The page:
Stripping the natural world of purpose upsets religious believers. In fact, I can understand that a non-teleological universe is profoundly disturbing; nothing has a purpose. Thus some believers are moved either to deny that evolution has occurred at all, or to claim that an "intelligent designer" is the efficient cause of evolutionary change.
The latter is a dangerous strategy--on theological grounds. Efficient causes should be detectable by experiments. To hypothesize an efficient cause is to make an empirically testable claim. In theory, an experiment might reveal the existence of a hidden intelligence--or it might not. Or (in principle) it might detect an intelligence that is fairly powerful and fairly wise--but that would not be the Judeo-Christian/Islamic god, who is all-powerful. Real omnipotence cannot be detected, because all that one can ever see is a finite quantum of power. I am reminded of the controlled experiments that (supposedly) find a statistically significant effect from prayer. To claim that invoking God has an effect of a few percentage points strikes me as almost blasphemous. Is this the God of glory who thundereth, who breaketh the cedars of Lebanon?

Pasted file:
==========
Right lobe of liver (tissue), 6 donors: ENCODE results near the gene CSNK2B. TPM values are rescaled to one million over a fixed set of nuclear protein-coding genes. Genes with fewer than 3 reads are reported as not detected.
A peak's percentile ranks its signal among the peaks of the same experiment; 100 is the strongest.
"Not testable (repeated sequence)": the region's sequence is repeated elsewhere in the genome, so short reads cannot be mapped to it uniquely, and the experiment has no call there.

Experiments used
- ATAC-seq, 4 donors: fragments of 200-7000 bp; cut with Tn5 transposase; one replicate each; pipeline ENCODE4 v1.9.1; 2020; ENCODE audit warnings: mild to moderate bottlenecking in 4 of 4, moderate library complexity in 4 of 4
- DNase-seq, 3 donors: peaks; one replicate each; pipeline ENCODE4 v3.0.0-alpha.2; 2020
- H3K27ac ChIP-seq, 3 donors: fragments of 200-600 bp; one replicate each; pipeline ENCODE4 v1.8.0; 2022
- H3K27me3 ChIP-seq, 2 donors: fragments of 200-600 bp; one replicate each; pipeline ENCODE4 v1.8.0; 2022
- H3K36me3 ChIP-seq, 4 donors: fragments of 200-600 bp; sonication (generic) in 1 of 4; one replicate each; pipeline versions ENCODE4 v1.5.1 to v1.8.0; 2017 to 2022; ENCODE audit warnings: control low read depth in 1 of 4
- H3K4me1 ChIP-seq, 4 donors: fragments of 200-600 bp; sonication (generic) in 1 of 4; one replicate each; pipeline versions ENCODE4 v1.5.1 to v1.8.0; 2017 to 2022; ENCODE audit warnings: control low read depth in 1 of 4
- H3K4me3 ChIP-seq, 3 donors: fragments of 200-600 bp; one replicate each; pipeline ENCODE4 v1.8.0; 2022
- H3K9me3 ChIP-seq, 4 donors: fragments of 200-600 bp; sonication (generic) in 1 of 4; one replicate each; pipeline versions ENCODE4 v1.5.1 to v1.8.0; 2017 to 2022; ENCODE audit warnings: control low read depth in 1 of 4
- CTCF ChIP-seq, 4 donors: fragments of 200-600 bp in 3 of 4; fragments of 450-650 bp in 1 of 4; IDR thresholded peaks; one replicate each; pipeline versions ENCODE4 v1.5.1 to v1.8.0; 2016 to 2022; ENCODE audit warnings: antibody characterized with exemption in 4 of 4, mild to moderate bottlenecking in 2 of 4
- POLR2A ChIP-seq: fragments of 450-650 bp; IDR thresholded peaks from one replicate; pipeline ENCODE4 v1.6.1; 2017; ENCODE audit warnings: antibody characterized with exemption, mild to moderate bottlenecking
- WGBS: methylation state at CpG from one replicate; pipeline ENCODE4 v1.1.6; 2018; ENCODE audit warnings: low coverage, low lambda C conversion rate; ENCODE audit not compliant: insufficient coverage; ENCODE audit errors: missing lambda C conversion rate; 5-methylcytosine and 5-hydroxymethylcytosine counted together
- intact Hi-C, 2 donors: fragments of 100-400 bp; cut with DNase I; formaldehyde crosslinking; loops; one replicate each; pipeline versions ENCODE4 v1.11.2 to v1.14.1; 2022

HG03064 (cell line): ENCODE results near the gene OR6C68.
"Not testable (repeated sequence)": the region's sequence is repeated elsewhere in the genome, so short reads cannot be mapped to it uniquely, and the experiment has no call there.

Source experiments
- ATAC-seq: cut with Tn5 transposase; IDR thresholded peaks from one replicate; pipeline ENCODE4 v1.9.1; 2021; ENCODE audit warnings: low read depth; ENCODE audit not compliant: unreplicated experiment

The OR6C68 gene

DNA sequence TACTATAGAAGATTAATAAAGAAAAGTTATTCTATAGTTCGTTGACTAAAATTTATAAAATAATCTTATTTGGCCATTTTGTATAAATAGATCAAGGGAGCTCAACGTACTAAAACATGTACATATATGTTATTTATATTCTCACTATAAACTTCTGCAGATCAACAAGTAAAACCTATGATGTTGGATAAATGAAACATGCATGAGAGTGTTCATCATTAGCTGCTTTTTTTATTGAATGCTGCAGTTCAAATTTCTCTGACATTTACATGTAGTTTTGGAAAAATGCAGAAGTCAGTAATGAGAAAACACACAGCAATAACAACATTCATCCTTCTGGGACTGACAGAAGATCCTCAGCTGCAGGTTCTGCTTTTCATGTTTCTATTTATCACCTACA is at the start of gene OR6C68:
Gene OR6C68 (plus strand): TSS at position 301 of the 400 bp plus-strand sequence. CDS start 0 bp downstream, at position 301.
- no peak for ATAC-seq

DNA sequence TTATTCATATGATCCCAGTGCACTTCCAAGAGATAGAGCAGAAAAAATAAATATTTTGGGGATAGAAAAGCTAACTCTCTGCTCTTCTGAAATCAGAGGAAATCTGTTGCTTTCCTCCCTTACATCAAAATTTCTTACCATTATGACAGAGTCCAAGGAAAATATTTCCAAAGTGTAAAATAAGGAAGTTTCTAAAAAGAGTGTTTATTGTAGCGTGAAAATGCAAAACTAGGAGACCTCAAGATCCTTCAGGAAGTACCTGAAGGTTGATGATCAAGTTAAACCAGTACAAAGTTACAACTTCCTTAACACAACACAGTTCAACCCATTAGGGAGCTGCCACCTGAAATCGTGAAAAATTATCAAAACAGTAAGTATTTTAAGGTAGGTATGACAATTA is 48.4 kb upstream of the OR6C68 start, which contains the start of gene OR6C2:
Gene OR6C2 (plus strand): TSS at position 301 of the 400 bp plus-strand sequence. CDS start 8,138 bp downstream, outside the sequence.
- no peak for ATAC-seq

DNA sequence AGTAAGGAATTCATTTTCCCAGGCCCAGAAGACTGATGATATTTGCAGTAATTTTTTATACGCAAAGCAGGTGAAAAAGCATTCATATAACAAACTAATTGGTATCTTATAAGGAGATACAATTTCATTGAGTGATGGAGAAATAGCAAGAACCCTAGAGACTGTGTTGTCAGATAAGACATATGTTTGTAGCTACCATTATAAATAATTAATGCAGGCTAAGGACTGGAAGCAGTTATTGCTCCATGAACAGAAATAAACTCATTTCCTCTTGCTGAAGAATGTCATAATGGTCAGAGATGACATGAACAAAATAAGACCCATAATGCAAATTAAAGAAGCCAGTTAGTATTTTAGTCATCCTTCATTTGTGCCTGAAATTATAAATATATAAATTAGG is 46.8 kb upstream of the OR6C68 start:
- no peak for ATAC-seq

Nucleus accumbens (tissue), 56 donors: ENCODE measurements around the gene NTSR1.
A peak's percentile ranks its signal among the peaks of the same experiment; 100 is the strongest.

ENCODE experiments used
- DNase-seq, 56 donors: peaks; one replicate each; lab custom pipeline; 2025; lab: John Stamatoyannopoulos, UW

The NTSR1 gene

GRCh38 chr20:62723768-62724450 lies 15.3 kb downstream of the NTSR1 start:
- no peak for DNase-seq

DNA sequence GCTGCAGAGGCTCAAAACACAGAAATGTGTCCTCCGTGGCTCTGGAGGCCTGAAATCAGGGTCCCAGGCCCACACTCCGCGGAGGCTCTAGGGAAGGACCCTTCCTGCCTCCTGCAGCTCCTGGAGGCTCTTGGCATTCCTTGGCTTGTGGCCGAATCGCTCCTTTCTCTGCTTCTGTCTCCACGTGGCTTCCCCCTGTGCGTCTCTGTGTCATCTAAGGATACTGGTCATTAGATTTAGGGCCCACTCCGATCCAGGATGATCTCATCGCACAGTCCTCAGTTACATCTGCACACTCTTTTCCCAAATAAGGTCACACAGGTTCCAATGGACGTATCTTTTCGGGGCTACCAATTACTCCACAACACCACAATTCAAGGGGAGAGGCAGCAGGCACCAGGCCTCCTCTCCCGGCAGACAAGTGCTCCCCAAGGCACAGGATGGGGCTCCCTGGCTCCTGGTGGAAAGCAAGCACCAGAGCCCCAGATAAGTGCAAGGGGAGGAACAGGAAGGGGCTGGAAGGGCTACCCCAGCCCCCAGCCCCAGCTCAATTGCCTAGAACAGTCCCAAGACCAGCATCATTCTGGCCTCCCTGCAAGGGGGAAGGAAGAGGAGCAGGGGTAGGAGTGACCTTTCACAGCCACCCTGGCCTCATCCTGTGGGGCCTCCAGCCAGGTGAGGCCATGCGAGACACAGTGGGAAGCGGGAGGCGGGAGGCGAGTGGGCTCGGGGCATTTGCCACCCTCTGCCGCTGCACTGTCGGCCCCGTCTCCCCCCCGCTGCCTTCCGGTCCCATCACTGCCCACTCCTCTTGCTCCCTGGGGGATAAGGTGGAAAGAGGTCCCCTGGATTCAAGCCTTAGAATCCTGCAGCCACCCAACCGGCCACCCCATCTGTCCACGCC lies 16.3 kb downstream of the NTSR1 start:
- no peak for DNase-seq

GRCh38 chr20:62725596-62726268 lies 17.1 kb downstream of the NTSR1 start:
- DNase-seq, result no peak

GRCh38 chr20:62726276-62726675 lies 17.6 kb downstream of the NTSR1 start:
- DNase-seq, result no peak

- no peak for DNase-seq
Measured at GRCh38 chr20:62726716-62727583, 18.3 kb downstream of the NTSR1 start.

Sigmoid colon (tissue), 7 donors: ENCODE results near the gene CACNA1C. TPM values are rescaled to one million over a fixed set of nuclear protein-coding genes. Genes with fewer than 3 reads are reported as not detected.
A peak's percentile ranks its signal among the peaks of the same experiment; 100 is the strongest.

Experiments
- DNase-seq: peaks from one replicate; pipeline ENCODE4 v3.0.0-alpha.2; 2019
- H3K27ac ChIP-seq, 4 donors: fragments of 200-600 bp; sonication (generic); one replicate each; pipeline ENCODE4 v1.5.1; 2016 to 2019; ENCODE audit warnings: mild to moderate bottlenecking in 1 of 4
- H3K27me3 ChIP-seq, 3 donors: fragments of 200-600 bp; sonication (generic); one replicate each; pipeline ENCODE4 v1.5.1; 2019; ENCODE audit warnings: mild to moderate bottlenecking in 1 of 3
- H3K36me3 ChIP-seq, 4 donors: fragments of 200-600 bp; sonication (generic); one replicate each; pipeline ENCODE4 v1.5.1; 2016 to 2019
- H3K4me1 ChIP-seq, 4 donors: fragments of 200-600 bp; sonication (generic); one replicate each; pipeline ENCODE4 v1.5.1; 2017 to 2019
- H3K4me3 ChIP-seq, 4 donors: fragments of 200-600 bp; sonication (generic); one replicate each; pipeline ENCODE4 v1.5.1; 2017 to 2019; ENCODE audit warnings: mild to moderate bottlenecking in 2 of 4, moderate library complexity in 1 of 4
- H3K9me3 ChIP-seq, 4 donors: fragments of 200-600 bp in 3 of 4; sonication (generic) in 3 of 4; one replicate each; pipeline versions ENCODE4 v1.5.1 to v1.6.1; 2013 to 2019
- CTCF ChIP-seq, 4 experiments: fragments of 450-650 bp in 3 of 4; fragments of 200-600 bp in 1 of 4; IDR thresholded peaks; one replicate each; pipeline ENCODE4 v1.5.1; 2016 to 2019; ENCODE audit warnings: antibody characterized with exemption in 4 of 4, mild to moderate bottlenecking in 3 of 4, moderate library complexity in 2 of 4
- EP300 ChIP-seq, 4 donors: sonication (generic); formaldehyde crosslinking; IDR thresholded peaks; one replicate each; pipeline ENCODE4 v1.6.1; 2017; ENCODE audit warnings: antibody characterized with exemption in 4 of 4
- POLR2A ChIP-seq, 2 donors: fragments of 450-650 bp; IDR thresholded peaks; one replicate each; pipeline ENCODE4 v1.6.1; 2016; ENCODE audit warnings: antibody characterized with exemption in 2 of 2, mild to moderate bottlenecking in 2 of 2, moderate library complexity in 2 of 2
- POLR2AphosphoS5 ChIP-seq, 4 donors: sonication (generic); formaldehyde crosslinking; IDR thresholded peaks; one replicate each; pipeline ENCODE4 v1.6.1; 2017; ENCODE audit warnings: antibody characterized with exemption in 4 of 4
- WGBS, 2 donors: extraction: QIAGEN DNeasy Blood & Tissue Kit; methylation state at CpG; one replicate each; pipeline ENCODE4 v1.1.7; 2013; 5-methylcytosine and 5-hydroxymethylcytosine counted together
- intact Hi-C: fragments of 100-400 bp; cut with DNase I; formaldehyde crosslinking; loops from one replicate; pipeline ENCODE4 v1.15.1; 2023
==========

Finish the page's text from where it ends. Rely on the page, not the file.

Besides, any efficient cause is itself an effect. If we were to discover an Intelligent Designer who plays with genes to achieve certain ends through evolution, then we should be able to explain what caused that designer to exist. But God has no efficient cause.
Thus I think orthodox monotheists should choose a different course. They should accept Bacon's idea that efficient causes are detectable by experiments. But God should not be subjected to such tests; that would not be compatible with faith or with the concept of omnipotence. Still, efficient causes can co-exist with final causes. Perhaps homo sapiens evolved because of a random genetic mutation in a primate ancestor (that would be the efficient cause of our species). At the same time, people could have evolved in order that God would have the opportunity to sacrifice His only-begotten son. The latter claim would be untestable, but it would follow logically from faith and revelation.
People who accept this recommendation (which has surely been made before), cannot find a justification for teaching "intelligent design" in science classes. However, they can be confident that no experiment will ever threaten their faith or reduce divine power to something observable and (therefore) finite.
September 26, 2005
the difficulty of changing educational policy